Lebanon's new national unity government agreed a policy statement on Friday which political sources said recognised Hezbollah's right to use all possible means to liberate Israeli-occupied land.
The statement, agreed at the 14th meeting of a ministerial committee set up to draft it, will be presented to parliament next week for a vote of confidence.
All major parties are represented in parliament, including the U.S.-backed majority coalition and the Hezbollah-led opposition, and the confidence vote is seen as a formality.
"The ministerial statement is drafted and forwarded to the cabinet with the agreement of all its members," Information Minister Tareq Mitri said after the meeting.
The cabinet, in which Hezbollah and its allies hold effective veto power, is expected to approve the draft on Monday before passing it to parliament.
The government was formed on July 11, in line with a Qatar-brokered deal in May which ended an 18-month political crisis that drove Lebanon to the brink of civil war.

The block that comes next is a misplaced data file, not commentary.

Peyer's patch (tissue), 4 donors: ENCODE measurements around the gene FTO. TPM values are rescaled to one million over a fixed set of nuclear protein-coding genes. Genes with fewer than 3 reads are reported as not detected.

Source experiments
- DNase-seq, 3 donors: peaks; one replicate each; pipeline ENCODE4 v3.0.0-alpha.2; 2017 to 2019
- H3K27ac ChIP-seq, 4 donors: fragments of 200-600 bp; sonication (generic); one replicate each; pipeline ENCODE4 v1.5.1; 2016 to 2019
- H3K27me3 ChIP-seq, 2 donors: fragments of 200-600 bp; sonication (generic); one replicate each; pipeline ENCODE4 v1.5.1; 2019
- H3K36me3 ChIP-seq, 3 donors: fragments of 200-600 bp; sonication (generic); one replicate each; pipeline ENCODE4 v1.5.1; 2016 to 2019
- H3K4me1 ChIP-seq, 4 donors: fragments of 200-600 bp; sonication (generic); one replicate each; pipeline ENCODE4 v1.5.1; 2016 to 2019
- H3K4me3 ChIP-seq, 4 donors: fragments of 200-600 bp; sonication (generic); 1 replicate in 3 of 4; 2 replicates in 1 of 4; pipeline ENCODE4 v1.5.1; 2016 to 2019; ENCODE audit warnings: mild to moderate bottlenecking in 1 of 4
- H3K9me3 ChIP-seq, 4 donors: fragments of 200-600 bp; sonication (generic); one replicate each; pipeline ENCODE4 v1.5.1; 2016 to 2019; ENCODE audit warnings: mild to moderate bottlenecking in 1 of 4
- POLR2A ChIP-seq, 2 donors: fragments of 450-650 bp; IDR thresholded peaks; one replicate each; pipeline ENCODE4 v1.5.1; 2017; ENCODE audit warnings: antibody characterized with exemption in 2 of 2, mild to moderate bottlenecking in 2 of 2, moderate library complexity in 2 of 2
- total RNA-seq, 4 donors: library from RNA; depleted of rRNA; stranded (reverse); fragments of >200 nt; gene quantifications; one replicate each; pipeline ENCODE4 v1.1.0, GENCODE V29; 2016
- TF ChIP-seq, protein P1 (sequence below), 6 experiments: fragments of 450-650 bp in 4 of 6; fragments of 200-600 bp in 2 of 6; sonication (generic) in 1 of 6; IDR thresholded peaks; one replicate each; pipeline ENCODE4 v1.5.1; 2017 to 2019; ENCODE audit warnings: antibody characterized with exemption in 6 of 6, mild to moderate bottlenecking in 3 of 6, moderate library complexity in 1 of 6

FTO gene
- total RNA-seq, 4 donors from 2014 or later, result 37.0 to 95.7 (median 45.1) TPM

The policy statement had been delayed by bickering over the role of Hezbollah's guerrilla army, which fought a 34-day war against Israel in 2006.
Prime Minister Fouad Siniora and his majority coalition initially wanted to exclude mentioning Hezbollah's right to regain Lebanese land by force and defer the subject to a national dialogue to be chaired by President Michel Suleiman.
The policy statement recognises the right of Lebanon, its government, people and resistance to use all means possible to regain Lebanese sovereignty over Shebaa Farms and nearby Israeli-held parts of Ghajjar village.
Israel and the United Nations say Shebaa, occupied during the 1967 Arab-Israeli war, is Syrian while Damascus and Beirut, say it is Lebanese. The United Nations has recently backed renewed efforts to establish the identity of the territory.
Last Mod: 02 Ağustos 2008, 13:21